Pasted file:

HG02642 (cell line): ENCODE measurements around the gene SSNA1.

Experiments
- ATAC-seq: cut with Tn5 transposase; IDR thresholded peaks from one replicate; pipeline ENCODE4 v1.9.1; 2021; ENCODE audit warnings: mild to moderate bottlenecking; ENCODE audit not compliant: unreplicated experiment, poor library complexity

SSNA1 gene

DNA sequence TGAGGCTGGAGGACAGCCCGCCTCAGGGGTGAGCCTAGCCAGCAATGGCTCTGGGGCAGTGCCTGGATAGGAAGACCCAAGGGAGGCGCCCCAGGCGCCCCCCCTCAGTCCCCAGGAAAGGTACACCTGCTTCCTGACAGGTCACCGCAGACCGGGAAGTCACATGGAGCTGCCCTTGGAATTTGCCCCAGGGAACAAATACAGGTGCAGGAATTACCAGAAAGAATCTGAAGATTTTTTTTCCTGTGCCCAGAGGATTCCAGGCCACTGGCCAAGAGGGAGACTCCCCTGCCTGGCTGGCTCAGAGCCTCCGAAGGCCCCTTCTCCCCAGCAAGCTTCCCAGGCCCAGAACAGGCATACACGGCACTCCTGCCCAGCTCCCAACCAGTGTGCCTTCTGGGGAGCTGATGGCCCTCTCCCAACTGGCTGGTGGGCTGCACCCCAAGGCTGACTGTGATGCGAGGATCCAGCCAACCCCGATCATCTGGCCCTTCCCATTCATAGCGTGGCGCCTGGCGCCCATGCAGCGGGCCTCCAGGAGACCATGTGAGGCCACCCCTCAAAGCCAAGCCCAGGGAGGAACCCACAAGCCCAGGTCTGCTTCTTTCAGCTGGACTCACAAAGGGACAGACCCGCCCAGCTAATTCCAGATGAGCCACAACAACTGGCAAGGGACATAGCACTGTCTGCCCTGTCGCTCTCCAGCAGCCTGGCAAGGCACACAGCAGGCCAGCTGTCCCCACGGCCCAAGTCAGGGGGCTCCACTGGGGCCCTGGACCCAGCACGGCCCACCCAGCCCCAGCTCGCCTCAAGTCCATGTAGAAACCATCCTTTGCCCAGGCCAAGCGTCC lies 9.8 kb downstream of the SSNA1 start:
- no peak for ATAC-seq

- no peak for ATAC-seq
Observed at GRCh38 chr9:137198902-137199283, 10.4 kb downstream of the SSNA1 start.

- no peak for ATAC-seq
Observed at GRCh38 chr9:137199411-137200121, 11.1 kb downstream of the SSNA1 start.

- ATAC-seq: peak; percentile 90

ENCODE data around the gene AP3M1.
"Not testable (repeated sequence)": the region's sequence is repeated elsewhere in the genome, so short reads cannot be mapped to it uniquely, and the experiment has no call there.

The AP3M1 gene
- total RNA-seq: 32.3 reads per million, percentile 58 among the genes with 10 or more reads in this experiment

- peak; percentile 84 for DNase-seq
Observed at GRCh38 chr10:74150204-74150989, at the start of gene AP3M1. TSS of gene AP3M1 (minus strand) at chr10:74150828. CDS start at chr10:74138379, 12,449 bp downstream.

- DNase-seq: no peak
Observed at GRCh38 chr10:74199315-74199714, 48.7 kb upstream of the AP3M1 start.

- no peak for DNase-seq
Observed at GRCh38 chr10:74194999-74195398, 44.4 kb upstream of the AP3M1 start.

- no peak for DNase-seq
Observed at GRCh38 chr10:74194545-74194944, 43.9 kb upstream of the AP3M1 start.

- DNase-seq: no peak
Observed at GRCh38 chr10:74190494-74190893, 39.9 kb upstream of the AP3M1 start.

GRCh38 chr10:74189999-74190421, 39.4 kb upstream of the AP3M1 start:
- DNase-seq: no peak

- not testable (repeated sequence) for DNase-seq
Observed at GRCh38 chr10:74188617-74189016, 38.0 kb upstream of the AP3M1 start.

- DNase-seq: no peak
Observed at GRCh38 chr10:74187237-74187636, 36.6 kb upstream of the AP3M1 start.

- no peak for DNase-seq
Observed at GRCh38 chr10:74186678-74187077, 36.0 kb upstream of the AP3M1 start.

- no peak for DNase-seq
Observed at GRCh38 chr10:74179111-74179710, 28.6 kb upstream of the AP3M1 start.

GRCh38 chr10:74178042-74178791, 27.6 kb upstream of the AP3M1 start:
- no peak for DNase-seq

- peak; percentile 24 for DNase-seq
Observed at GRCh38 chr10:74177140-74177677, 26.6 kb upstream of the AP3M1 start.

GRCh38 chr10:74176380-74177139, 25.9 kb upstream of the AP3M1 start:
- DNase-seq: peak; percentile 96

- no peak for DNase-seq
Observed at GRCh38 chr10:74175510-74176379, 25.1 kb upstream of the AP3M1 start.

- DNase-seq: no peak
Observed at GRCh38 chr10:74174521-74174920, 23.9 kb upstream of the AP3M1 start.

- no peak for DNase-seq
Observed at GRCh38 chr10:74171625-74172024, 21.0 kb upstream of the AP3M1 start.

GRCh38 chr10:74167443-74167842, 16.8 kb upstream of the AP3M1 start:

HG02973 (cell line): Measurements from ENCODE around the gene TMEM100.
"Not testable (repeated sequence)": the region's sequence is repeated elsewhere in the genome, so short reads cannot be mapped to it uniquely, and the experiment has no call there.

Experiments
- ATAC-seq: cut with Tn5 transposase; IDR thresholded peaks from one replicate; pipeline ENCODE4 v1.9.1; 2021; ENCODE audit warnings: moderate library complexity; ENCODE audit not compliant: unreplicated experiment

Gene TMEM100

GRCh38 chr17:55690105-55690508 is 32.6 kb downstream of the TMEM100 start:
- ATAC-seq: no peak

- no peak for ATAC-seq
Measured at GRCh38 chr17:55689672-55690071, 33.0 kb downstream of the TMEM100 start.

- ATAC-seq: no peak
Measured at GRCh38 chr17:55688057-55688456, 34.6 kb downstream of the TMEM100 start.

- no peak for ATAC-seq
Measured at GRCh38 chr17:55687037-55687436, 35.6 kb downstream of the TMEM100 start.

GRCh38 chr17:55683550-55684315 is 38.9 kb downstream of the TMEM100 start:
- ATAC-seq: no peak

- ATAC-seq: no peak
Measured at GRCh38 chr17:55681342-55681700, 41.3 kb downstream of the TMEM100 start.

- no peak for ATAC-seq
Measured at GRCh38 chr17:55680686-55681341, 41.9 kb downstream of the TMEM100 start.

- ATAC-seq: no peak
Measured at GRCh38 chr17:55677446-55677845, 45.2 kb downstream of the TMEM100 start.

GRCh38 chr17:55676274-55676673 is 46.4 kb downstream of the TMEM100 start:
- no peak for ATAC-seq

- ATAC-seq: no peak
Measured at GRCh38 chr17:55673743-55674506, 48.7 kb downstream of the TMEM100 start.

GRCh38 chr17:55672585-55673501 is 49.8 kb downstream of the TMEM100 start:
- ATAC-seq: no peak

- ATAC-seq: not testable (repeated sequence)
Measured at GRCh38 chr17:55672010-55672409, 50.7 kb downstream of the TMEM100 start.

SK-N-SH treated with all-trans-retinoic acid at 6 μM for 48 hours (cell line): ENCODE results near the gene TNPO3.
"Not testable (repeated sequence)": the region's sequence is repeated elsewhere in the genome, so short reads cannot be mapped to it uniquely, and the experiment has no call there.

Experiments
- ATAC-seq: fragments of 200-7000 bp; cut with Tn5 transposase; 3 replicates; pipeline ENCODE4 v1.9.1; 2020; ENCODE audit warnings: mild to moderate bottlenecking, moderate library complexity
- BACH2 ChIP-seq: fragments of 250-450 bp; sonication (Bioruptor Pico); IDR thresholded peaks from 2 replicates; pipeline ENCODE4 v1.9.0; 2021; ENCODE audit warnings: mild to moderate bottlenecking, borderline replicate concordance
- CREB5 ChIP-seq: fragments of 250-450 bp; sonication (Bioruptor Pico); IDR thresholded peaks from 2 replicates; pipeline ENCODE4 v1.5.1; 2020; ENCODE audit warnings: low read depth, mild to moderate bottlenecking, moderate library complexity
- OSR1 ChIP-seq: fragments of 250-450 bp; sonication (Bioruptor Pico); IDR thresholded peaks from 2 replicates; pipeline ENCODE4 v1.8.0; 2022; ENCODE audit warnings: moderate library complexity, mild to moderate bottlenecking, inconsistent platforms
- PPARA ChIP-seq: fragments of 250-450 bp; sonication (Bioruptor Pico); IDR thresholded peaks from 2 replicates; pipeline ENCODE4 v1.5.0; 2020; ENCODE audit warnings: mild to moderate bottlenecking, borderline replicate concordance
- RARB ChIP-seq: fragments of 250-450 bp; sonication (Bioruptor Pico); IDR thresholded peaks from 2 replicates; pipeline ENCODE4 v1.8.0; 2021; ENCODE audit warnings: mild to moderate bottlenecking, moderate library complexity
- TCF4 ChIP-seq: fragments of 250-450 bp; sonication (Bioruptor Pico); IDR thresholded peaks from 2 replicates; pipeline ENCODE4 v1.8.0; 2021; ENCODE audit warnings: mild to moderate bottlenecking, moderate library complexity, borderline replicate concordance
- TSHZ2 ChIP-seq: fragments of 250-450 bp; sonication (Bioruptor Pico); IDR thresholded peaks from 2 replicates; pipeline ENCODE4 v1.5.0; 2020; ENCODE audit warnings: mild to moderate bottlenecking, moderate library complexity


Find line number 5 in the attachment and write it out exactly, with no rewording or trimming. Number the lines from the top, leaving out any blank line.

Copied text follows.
DNA sequence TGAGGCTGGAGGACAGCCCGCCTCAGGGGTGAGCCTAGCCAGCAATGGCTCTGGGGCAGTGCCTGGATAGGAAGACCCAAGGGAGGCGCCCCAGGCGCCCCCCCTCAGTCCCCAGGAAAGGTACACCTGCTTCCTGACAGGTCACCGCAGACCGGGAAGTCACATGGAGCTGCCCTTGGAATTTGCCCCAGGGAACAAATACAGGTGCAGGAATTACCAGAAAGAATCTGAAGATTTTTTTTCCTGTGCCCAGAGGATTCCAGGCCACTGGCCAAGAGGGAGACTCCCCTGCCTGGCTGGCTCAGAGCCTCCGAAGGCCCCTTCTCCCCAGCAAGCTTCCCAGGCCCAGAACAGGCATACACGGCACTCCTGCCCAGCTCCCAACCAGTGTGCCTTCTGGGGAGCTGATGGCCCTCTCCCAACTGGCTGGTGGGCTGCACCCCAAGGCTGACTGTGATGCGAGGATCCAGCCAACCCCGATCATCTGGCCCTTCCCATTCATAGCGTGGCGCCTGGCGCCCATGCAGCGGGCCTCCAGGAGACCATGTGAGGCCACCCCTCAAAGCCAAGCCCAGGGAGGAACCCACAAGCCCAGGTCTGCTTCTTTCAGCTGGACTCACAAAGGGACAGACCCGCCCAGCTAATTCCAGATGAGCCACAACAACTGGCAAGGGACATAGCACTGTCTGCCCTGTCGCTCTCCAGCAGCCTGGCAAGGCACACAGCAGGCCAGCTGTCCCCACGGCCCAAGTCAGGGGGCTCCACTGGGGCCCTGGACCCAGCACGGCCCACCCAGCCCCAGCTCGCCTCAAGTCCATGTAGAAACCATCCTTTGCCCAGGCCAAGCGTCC lies 9.8 kb downstream of the SSNA1 start: